back to article Defra recruiting 1,400 policy wonks to pick up the pieces after Brexit

Defra – the UK government's Department for Environment, Food & Rural Affairs – is hiring 1,400 "business policy" folk so it can untangle itself from Europe after Brexit, according to multiple insiders. Of those, 300 will be looking at the tech/policy side of things, including decoupling systems from decades of European …

  1. smudge Silver badge
    FAIL

    I predict chaos

    It's many years since I last re-read "The Mythical Man-Month", but I do remember that one of its lessons was that throwing more people at a project which is behind time merely makes it later. The internal communication/co-ordination overhead soon outweighs any gains in productivity.

    Even if DEFRA don't read books about IBM mainframe operating systems, surely there must be modern management teachings which say the same thing?

    1. fedoraman

      Re: I predict chaos

      Ah yes, The "Self-propagating scheduling disaster".

      Great book, that one.

    2. paulf Silver badge
      Coat

      Re: I predict chaos

      It'll be worse than chaos. That picture in the article shows a chicken with only one leg that seems to be responsible for a basket full of eggs. What kind of agricultural marvel is this fowl future? A sudden halving in the supply of chicken drumsticks will have the Colonel crying into his special mix of herbs and spices until they realise it's easier to catch them.

      I, for one, welcome our new Mono-pod Avian overlords.

  2. Gordon Pryra

    Brexit

    = jobs for the boys!

    Even if the majority of the new jobs in Brexit land will be a pile of absolute steaming shitcake...

    1. Smooth Newt
      Meh

      Re: Brexit

      = jobs for the boys!

      If they can find them e.g. try and hire 1,400 Java programmers overnight, and those are relatively common folk. And some other HMG departments, such as the Department for Business, Energy & Industrial Strategy are probably in a similar pickle and also trying to recruit.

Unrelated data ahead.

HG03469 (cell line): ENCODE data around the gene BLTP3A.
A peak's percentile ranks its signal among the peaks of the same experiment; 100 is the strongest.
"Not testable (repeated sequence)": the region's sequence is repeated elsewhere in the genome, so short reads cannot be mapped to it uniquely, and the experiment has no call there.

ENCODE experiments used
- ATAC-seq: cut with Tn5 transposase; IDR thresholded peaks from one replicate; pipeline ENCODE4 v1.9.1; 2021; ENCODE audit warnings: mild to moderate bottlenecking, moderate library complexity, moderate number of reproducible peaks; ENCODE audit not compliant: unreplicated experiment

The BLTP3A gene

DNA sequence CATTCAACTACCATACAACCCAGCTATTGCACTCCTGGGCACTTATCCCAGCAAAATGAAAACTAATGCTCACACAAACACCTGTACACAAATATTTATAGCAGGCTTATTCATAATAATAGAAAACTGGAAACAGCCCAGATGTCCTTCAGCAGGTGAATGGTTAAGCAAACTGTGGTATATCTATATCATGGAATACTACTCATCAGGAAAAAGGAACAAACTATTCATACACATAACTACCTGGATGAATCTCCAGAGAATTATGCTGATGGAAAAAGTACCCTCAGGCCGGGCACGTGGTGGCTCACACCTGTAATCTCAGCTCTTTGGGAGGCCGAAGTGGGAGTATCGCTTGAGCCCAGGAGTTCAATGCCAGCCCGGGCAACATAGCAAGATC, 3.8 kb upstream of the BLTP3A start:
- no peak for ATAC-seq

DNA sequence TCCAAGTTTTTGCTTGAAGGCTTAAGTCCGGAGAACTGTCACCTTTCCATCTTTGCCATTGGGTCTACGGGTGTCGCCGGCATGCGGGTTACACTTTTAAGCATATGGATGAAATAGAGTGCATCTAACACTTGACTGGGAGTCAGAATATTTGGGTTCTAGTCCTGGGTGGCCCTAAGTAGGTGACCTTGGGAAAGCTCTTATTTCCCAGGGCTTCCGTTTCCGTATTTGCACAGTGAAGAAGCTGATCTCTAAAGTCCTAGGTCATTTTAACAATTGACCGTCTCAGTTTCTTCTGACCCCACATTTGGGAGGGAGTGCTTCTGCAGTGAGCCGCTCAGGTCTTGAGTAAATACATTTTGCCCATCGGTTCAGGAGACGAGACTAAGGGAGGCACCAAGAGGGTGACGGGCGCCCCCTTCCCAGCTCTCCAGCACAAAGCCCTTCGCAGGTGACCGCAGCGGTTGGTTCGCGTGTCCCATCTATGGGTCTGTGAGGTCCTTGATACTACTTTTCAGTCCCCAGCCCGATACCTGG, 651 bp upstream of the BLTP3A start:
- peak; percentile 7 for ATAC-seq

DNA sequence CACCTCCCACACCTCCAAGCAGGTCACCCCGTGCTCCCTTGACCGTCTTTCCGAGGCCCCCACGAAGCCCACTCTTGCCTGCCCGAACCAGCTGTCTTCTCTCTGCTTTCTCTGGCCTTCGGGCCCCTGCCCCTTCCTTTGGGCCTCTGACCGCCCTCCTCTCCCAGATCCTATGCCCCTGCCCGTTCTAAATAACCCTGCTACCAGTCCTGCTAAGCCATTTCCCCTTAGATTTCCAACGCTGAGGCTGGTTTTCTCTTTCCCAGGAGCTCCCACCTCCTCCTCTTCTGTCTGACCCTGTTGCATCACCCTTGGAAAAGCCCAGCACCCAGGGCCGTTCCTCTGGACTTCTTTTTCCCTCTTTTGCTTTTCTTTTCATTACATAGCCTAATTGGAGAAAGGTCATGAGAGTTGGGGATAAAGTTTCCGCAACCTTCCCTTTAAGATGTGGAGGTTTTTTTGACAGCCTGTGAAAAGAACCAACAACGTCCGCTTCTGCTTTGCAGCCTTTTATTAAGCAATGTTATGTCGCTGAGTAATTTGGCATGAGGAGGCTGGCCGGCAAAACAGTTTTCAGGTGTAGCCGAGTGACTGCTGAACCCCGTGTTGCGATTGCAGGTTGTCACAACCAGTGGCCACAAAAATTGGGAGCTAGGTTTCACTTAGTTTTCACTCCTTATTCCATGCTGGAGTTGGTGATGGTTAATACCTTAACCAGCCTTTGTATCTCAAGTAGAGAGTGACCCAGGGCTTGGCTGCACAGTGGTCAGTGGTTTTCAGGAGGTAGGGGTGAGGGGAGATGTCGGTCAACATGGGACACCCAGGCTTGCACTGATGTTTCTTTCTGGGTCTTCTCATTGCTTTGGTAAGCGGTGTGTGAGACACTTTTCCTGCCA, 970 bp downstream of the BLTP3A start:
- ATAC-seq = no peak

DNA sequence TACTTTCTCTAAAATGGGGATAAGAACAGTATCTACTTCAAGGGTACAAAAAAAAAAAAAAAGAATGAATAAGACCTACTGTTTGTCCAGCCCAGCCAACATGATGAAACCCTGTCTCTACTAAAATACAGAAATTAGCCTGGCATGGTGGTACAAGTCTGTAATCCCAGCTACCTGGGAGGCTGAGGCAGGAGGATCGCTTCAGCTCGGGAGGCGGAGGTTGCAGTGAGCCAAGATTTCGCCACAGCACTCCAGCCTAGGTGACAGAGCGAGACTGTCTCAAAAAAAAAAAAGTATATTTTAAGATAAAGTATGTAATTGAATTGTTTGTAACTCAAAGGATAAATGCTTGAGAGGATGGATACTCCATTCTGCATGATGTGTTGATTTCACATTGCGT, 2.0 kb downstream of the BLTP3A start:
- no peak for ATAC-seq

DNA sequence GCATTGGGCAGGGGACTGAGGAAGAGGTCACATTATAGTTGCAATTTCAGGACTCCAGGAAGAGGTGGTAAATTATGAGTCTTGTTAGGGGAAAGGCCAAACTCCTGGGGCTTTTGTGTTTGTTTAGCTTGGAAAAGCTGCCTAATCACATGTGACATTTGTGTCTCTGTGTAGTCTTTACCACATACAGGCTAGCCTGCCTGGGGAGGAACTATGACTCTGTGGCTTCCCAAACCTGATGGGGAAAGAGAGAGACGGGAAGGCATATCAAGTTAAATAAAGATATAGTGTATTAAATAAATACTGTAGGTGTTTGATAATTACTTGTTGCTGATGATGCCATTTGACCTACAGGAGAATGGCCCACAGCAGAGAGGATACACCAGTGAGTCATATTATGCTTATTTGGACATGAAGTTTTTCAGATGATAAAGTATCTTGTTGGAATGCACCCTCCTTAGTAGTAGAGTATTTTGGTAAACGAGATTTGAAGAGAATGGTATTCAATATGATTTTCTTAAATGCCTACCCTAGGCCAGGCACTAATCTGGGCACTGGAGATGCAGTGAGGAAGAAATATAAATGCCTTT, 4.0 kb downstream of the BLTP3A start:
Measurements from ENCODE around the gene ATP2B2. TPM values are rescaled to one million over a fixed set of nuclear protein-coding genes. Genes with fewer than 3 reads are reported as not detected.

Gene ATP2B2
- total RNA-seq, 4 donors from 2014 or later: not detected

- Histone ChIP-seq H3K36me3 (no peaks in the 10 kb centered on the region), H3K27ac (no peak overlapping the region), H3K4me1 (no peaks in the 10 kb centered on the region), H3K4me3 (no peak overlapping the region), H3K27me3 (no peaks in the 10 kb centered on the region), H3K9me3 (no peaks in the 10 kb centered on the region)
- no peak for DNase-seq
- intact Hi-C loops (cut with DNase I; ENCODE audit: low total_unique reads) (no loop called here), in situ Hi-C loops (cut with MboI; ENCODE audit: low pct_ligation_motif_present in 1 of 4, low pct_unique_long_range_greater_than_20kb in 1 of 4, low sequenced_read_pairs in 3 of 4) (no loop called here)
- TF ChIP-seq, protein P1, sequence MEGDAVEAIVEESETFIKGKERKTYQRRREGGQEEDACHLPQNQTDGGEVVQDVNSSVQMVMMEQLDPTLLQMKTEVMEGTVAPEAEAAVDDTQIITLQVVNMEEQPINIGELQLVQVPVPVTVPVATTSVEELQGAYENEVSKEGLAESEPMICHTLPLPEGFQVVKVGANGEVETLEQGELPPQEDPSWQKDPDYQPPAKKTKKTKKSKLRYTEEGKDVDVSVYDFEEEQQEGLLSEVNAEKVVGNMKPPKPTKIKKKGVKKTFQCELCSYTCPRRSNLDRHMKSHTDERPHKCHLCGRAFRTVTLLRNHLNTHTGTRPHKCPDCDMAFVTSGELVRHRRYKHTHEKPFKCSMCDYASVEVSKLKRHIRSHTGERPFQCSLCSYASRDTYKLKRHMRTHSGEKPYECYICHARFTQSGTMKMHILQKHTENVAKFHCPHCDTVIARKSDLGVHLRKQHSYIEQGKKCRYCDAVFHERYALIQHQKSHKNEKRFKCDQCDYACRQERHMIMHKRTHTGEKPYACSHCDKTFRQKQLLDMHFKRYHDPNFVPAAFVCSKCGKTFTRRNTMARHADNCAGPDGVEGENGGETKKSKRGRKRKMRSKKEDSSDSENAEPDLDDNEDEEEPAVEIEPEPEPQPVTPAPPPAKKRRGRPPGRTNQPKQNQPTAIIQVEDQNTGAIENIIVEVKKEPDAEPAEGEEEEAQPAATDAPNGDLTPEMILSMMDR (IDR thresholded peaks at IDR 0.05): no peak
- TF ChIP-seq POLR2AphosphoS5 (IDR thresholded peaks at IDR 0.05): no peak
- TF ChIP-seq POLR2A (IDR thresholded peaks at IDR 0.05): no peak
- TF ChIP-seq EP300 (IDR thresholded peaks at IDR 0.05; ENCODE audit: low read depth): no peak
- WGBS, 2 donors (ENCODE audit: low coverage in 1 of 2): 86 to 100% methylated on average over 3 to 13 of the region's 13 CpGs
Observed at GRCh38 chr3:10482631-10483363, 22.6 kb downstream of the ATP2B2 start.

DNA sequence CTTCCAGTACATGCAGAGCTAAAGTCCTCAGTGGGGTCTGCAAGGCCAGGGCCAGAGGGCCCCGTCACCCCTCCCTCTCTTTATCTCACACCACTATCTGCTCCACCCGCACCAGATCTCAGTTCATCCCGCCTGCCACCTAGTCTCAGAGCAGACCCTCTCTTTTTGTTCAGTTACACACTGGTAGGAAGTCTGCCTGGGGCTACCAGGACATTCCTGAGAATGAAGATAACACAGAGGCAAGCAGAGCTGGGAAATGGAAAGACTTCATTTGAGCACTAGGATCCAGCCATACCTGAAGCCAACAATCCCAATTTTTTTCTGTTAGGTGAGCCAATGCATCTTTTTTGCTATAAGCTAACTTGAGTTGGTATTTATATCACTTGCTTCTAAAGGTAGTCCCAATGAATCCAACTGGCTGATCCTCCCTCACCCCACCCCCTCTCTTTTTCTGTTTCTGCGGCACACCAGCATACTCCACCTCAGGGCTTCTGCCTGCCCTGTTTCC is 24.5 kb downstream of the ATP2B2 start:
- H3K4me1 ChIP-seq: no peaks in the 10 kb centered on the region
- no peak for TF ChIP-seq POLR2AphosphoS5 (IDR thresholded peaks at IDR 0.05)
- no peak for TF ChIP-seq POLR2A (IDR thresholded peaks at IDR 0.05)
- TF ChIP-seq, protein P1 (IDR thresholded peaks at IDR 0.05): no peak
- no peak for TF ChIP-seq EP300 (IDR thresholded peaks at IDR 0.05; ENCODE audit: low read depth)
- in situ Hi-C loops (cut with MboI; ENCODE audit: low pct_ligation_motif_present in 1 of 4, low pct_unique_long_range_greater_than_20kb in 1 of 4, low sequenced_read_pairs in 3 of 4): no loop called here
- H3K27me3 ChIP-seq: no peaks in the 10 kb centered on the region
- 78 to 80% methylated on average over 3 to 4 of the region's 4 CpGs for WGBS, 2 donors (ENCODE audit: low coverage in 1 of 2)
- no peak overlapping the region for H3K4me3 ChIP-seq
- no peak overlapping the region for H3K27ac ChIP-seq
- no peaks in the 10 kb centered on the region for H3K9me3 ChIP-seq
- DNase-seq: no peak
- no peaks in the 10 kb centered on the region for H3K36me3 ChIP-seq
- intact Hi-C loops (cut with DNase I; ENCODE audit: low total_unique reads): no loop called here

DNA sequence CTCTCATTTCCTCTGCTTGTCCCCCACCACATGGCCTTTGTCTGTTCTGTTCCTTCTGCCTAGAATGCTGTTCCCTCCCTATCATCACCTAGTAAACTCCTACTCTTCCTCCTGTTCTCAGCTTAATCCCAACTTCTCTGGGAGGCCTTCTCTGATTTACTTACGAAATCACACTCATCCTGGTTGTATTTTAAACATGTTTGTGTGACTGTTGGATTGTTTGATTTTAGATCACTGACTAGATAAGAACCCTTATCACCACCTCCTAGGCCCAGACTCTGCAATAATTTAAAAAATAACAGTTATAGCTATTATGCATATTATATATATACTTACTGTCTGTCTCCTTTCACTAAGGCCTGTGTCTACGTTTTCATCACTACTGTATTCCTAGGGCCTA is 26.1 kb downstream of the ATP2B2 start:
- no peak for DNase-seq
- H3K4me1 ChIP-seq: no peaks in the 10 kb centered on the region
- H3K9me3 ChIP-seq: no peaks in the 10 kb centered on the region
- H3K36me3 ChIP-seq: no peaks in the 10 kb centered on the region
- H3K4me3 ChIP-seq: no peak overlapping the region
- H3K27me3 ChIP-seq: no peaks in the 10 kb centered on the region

Maybe Theresa May has a magic policy wonk tree that we don't know about, especially as I imagine non-UK EU nationals aren't invited to the party in case their insecurity and status as a Brexit bargaining chip doesn't give them a sufficiently positive attitude towards slow motion train crashes.

      1. Dan 55 Silver badge

        Re: Brexit

        Brexit has completely screwed up contracting and free movement in general where it concerns the UK and British citizens. EU citizens won't come to the UK, EU citizens will leave the UK, British citizens working in the EU won't come back to the UK otherwise their residency clock in the EU country where they're currently resident will be reset and they probably don't want to lose that because that gives them a chance at getting citizenship, British citizens working in the EU won't move to another EU country to contract because that will also reset their residency clock, some British citizens in the UK may wish to leave the UK to get their last crack at residency or citizenship in an EU country, some EU citizens who take out British citizenship or British citizens who take out citizenship of the EU country they're in may find them obliged to renounce their other citizenship, and probably something else I've forgot.

        British IT contracting agencies specialising in work for EU citizens in the UK or British citizens in the EU must spend the day watching tumbleweed blowing through the office.

        All of this is mindless self-inflicted stupidity.

        1. inmypjs Silver badge

          Re: Brexit

          "All of this is mindless self-inflicted stupidity."

          Yes a terrible state of affairs as has been experienced by the whole rest of the world for ever.

          1. Tony W

            Re: Brexit

            Usual stuff, I have seen so much of it in comments. We don't care how much crap we (and our children) get just so long as we stop EU migration and can ignore the ECJ.

            Point out the obvious as much as you like (on both sides.) There will be no meeting of minds on this one.

            1. Doctor Syntax Silver badge

              Re: Brexit

              "There will be no meeting of minds on this one."

              And when it's finally impossible to ignore the consequences we know what the few who will still admit to having been Leavers will say. We've already seen the "No true Scotsman" explanation being rehearsed.

        2. Snorlax
          Thumb Up

          Re: Brexit

          @Dan 55:"All of this is mindless self-inflicted stupidity."

          Can we put this at the top of the article in 50pt text?

        3. Anonymous Coward
          Anonymous Coward

          Re: Brexit

          EU citizens won't come to the UK, EU citizens will leave the UK, British citizens working in the EU won't come back to the UK otherwise their residency clock in the EU country where they're currently resident will be reset